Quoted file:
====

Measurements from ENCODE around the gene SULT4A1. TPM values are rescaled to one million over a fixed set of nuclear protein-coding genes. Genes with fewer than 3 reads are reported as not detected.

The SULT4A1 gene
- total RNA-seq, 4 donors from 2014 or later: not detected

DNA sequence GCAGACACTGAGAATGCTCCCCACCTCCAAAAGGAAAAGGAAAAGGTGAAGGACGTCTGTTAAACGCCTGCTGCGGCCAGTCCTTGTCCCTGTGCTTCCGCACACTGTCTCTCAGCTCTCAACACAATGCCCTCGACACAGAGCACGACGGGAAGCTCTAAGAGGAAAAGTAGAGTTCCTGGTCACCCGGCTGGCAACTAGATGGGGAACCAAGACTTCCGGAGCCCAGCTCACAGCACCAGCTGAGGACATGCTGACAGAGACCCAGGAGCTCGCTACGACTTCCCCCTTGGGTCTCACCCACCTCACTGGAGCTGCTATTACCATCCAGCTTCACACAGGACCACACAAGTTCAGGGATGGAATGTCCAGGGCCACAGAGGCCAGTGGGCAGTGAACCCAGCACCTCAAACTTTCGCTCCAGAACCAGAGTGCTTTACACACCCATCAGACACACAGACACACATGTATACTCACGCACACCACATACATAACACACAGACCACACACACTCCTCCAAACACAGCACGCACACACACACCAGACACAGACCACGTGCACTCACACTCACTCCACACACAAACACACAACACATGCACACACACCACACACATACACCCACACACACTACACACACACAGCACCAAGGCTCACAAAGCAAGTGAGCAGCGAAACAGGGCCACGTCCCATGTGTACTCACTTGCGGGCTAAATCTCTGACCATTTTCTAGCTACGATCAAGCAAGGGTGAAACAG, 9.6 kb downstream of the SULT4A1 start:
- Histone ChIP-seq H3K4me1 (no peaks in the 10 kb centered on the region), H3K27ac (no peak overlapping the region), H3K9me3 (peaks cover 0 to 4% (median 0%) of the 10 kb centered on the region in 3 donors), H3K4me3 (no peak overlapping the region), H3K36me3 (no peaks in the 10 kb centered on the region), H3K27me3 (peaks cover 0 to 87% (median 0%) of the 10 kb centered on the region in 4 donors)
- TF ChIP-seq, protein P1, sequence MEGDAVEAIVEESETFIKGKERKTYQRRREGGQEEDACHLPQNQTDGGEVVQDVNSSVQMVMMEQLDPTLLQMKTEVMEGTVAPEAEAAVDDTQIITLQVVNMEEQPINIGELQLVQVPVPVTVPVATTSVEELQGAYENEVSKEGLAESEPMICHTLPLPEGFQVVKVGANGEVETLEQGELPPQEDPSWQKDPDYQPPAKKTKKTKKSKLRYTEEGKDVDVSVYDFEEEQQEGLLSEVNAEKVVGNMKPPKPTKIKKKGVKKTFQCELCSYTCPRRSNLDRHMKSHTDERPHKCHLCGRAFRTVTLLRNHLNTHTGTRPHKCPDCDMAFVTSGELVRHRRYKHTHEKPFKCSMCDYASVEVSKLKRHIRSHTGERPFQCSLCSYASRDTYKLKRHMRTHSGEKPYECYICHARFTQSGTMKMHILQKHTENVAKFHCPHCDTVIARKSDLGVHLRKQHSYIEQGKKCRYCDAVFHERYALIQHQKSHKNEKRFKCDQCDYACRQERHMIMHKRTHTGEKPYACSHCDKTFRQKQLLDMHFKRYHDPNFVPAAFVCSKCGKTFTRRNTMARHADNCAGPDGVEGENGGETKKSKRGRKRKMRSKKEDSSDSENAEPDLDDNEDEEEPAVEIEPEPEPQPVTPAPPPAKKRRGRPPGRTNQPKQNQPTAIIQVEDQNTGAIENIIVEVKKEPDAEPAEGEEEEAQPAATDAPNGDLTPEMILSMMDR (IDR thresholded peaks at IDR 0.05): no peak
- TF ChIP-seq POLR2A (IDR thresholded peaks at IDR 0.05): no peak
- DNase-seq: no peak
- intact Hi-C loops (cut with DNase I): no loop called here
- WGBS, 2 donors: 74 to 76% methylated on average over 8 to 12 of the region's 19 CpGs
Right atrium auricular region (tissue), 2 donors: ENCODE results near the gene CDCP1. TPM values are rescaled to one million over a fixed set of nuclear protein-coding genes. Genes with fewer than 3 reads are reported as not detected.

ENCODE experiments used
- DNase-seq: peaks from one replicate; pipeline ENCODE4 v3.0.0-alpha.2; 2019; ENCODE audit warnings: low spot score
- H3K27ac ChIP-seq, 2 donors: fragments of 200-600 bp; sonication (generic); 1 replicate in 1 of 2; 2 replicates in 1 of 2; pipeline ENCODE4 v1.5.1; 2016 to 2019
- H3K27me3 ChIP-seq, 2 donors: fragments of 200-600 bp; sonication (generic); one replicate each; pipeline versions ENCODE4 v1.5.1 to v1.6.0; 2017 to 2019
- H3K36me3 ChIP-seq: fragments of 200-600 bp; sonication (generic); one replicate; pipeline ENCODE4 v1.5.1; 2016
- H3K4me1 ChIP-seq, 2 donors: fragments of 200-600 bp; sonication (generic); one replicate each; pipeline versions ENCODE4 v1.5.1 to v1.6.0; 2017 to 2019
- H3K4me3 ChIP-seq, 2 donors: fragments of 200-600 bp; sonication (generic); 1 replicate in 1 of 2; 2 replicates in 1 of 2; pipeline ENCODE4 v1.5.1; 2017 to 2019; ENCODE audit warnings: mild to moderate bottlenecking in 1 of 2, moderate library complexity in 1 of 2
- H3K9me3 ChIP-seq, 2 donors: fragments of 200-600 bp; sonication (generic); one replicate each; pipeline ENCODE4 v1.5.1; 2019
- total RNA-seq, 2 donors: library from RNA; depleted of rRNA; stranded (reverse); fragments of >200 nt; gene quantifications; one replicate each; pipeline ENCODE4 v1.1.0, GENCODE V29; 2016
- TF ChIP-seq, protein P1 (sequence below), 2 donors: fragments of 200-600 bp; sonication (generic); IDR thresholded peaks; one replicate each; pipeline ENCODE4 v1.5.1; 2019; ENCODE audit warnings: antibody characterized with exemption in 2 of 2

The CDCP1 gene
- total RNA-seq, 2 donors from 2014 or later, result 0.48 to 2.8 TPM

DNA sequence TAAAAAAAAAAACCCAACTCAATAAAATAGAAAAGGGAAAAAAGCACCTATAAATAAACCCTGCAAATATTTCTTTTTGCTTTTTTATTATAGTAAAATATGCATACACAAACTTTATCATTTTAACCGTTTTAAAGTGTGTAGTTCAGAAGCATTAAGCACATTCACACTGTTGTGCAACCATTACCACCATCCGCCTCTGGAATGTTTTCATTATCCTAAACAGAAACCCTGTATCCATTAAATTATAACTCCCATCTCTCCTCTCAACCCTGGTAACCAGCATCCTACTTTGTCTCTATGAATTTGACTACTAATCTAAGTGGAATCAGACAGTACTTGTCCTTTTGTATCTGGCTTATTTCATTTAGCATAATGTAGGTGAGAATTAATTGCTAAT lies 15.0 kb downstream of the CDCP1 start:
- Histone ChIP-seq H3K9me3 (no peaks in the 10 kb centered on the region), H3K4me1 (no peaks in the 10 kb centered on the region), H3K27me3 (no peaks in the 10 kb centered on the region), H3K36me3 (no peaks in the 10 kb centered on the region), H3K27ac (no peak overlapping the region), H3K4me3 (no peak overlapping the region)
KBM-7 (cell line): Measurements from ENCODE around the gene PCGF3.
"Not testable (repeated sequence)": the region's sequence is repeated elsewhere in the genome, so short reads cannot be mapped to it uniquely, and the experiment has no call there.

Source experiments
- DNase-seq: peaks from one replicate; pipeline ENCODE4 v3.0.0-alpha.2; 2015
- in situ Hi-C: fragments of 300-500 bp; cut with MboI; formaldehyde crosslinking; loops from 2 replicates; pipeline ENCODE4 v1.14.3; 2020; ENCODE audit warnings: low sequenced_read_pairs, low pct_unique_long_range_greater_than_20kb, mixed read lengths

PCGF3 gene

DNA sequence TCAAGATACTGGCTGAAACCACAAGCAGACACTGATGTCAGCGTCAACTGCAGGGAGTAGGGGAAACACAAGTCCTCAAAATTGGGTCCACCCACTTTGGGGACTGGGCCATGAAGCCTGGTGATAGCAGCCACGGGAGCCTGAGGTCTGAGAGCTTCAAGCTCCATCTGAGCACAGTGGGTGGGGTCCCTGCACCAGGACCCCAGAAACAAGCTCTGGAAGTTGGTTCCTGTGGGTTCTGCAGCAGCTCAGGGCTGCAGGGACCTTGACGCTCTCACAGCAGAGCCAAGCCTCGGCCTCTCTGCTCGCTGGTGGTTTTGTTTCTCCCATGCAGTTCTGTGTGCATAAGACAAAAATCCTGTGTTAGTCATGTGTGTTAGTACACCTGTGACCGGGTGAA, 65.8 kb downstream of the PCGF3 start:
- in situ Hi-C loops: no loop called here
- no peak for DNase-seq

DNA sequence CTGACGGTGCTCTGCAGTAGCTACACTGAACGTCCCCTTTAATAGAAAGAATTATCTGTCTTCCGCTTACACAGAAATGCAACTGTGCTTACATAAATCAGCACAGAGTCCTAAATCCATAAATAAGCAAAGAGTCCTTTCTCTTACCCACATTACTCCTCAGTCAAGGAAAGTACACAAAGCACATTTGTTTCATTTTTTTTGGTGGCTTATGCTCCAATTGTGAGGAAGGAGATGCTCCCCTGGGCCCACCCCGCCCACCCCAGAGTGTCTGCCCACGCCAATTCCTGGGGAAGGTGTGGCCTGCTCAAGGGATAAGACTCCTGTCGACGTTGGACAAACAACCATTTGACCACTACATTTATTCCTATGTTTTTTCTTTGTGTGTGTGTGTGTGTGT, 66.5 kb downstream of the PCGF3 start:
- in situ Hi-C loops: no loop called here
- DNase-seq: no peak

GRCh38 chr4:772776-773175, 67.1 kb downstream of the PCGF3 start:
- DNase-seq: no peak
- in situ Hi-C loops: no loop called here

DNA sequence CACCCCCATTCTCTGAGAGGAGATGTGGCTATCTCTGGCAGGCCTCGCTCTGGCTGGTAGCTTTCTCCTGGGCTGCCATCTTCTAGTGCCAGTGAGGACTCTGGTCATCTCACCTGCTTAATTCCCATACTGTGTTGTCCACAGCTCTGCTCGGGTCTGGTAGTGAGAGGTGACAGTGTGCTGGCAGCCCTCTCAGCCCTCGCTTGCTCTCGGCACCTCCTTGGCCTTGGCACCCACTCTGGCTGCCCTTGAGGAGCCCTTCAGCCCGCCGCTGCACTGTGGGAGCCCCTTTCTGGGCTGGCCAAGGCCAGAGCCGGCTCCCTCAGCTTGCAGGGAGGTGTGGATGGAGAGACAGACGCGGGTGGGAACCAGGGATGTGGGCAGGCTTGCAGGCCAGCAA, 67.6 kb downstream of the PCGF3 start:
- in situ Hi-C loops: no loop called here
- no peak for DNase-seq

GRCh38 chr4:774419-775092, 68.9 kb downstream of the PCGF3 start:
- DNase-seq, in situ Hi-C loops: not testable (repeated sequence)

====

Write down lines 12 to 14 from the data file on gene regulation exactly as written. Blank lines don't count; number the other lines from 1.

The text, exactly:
ENCODE experiments used
- DNase-seq: peaks from one replicate; pipeline ENCODE4 v3.0.0-alpha.2; 2019; ENCODE audit warnings: low spot score
- H3K27ac ChIP-seq, 2 donors: fragments of 200-600 bp; sonication (generic); 1 replicate in 1 of 2; 2 replicates in 1 of 2; pipeline ENCODE4 v1.5.1; 2016 to 2019